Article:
Voice and Articulation

Communication 1110

Course Description:

Designed for those people with speech habits resulting in problems of being heard and understood, this course emphasizes voice development and improvement in articulation for clearer and more effective speech. Lecture: 3 hours


Text: Fundamentals of Voice and Articulation, 13th ed.
Author: Lyle Mayer
Publisher: McGraw Hill


Sample syllabus from Spring 2007 - †Word Document, requires MS Word to view/print

Class Profile:

Students take this course as an elective. They represent the demographic diversity of CCRI classrooms--primarily traditional high school graduates, some high school enrichment students, those with GED's, ESL students, and older, returning students-- and have varying levels of oral and written communication skills. Some enrolled students will transfer to a four-year institution as a communication or theatre major. Other students enroll to enhance their articulation for career or conversation purposes.

Course Objectives:

  1. To overcome faulty voice and articulation habits (excess nasal resonance, heavy regionalisms, limited pitch range, etc.)
  2. To explore exercises that help improve posture, alignment, breathing, resonance, articulation, and overall vocal ease and power
  3. To achieve greater awareness of individual voice and speech patterns
  4. To gain a basic understanding of how the voice functions and how to care for it
  5. To improve ability to use General American speech
  6. To gain a basic understanding of the International Phonetic Alphabet

Student Learning Outcomes:

At the completion of this course, students should be able to:

  1. Draw a diagram of sound producing body parts to reflect their understanding of speech physiology
  2. Effectively produce sound without stress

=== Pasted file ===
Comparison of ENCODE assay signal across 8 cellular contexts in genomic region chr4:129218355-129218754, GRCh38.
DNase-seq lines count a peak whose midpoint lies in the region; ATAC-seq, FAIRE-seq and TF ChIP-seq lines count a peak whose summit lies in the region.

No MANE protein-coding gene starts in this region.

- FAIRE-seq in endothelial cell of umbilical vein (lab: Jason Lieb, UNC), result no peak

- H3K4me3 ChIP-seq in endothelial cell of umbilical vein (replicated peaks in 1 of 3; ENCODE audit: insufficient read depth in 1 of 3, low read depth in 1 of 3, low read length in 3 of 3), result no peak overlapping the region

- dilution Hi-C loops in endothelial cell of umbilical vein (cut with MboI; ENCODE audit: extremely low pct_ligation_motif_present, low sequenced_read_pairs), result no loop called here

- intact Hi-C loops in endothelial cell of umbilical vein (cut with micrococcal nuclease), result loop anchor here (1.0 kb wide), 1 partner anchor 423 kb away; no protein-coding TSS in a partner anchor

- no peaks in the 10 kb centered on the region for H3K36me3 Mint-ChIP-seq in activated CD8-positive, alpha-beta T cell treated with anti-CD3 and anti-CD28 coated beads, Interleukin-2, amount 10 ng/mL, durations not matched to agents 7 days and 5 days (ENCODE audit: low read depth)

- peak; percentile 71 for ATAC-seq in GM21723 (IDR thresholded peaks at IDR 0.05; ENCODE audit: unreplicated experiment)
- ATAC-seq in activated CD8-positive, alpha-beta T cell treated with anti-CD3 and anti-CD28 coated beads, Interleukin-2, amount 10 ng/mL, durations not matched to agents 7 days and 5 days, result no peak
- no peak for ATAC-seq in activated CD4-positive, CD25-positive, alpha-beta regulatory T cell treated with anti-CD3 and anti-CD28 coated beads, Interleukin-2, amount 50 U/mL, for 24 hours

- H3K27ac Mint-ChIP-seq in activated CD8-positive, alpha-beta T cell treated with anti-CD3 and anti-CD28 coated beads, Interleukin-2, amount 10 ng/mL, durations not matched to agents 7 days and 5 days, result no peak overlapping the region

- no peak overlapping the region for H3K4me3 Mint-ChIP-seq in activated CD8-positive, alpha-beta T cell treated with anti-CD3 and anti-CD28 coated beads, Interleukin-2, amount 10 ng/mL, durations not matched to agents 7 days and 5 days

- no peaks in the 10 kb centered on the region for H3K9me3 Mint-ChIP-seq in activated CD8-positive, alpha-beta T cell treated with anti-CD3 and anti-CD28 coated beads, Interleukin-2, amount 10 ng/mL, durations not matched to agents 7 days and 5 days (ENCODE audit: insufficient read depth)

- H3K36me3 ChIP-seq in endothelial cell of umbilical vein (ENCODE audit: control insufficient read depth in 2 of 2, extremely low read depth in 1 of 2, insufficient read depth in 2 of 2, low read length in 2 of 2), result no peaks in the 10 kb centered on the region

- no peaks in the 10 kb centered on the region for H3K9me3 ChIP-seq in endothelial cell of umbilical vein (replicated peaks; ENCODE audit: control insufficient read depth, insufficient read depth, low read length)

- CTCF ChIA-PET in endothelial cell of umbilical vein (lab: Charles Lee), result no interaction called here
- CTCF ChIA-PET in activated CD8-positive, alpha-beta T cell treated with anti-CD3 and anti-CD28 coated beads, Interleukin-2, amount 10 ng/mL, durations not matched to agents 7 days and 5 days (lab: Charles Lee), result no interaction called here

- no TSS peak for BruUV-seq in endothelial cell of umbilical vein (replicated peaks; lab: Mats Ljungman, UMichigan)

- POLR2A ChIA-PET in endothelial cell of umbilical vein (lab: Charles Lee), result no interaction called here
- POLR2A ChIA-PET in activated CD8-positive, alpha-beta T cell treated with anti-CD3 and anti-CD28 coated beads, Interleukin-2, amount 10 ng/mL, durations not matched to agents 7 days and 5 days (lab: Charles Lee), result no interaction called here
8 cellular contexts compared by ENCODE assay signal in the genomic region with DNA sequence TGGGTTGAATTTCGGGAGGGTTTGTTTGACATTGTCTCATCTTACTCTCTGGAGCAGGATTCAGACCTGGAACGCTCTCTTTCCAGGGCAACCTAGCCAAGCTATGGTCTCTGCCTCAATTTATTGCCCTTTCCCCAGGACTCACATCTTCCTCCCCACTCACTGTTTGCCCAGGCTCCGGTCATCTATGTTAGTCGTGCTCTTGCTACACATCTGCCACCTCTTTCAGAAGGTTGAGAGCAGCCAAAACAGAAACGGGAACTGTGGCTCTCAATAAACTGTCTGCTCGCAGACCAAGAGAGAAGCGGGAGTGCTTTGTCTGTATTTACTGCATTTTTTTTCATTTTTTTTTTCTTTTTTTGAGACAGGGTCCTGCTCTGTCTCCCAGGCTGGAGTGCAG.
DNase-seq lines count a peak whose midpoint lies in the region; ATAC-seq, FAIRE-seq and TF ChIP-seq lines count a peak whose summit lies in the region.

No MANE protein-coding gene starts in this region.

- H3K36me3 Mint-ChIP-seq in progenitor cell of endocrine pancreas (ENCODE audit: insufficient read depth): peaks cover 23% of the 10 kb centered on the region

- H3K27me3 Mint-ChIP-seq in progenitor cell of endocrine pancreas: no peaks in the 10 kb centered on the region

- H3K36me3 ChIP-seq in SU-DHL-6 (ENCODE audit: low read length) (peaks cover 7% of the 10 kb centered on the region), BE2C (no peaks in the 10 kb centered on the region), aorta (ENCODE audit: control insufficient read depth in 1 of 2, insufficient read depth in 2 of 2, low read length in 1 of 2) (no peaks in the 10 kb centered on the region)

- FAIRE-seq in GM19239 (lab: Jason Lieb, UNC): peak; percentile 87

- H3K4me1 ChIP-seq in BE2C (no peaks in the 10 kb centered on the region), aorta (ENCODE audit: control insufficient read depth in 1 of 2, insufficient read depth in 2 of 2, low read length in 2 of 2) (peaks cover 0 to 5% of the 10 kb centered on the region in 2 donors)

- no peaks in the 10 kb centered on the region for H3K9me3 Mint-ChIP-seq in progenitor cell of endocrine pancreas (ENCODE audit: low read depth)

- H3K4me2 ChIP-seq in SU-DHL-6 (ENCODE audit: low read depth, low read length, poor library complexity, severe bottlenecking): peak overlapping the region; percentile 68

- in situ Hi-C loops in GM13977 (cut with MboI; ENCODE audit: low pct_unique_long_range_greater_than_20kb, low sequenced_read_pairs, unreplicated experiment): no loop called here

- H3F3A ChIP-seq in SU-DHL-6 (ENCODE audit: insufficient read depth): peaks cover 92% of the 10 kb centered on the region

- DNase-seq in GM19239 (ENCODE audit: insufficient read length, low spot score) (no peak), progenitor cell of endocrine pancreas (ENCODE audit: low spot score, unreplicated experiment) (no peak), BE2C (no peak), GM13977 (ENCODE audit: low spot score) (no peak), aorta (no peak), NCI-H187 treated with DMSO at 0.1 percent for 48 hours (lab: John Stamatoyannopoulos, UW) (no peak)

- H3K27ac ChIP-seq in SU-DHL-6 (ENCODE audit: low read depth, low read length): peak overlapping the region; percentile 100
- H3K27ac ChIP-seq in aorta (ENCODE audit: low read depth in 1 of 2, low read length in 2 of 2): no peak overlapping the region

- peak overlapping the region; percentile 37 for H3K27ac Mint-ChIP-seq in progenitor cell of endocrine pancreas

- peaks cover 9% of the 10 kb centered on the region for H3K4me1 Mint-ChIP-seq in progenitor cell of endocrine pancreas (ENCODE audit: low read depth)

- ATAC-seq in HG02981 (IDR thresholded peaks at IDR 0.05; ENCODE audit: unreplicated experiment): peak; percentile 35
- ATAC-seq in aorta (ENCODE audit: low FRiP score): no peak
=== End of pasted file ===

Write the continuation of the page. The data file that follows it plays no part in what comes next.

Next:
3. Efficiently project voice
  4. Effectively produce plosives, glides, nasals, fricatives, and affricatives
  5. Correctly articulate front, back and middle vowels
  6. Successfully pronounce diphthongs
  7. Speak expressively by varying the vocal elements of rate, pitch, tone and volume
  8. Use the symbols of the International Phonetic Alphabet (IPA) to transcribe the spoken word and to transcribe words written in IPA into correctly spelled words.

Course Measurements:

  1. Attendance
  2. Participation in class discussion, activities, and exercises
  3. Mid-term Exam
  4. Final Exam
  5. Tapings of voice samples
  6. Oral presentations—the lengths and purposes will vary
  7. Critiques (of self and peers)

Content Outline:

  1. Vocal improvement
    1. Proper use of vocal equipment
    2. Projection and volume
    3. Optimum pitch
    4. Pleasing quality
    5. Correct articulation
    6. Vocal flexibility
  2. Correct Pronunciation
    1. Knowledge of the International Phonetic Alphabet
    2. Awareness of acceptable American pronunciation
    3. Awareness of dialects (regional and ethnic)

Contact Information

Kathleen Beauchene
Professor of English
Communication and Film/Media Program Director
Website Content Manager
Tel: 401-333-7372

Sandra Luzzi Sneesby, MFA
Associate Professor of Communication
Website Content Manager
Tel: 401-825-2004

Gail Yanku
Administrative Assistant
Knight Campus
Room 3232
Tel: 401-825-2262
Fax: 401-825-1193

This page developed and maintained by Communication. Send comments and suggestions to kbeauchene@ccri.edu .

Last Updated: 2/21/19